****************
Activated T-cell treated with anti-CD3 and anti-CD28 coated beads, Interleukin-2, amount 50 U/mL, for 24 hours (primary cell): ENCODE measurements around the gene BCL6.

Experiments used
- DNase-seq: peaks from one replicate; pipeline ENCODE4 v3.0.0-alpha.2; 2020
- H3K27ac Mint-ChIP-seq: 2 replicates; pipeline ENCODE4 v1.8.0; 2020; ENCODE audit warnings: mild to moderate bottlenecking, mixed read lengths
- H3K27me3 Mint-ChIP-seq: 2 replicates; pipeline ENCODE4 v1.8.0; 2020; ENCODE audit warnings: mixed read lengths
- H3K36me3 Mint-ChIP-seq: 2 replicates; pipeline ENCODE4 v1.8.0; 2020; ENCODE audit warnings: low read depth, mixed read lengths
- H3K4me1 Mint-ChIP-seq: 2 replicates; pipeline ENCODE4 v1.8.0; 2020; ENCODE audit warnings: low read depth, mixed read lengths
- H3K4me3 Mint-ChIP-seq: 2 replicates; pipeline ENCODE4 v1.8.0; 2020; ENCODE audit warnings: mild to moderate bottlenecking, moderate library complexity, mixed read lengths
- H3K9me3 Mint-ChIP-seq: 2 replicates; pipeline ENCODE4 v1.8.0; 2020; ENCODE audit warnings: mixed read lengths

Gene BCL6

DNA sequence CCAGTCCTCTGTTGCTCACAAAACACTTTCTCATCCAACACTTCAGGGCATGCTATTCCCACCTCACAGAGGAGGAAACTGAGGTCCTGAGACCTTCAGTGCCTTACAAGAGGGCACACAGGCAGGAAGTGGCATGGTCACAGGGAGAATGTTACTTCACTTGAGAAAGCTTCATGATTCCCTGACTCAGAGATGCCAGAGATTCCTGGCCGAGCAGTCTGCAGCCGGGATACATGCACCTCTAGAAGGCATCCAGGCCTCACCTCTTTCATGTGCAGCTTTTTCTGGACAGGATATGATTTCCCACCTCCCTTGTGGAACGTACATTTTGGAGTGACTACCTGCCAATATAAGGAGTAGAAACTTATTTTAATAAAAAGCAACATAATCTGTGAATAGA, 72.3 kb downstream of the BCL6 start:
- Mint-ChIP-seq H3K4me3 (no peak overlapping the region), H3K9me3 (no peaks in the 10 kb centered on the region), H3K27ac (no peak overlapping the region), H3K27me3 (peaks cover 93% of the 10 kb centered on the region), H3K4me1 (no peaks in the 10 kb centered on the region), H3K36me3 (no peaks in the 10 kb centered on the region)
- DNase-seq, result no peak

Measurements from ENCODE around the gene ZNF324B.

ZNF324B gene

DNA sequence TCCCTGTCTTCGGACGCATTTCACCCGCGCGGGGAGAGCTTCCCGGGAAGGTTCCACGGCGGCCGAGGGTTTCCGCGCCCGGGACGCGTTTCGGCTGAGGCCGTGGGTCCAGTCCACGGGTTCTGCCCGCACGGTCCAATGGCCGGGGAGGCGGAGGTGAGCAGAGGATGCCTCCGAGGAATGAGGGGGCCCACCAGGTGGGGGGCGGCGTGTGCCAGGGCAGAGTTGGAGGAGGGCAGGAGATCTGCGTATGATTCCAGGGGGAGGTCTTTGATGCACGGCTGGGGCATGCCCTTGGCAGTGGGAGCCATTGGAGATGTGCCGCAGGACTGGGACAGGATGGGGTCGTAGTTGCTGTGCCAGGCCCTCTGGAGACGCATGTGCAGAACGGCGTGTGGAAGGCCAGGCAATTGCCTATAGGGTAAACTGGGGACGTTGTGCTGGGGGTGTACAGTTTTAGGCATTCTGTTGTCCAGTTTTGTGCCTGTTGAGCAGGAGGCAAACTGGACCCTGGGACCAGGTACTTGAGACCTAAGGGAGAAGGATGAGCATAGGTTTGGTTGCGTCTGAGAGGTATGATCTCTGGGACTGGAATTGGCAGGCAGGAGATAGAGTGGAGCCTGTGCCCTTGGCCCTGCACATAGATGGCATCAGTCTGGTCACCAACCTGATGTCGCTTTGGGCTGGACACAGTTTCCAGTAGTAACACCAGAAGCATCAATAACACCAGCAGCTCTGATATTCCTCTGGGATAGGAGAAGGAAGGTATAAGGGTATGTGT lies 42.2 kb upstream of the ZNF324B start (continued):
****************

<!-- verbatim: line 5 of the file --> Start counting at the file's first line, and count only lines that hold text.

- H3K27me3 Mint-ChIP-seq: 2 replicates; pipeline ENCODE4 v1.8.0; 2020; ENCODE audit warnings: mixed read lengths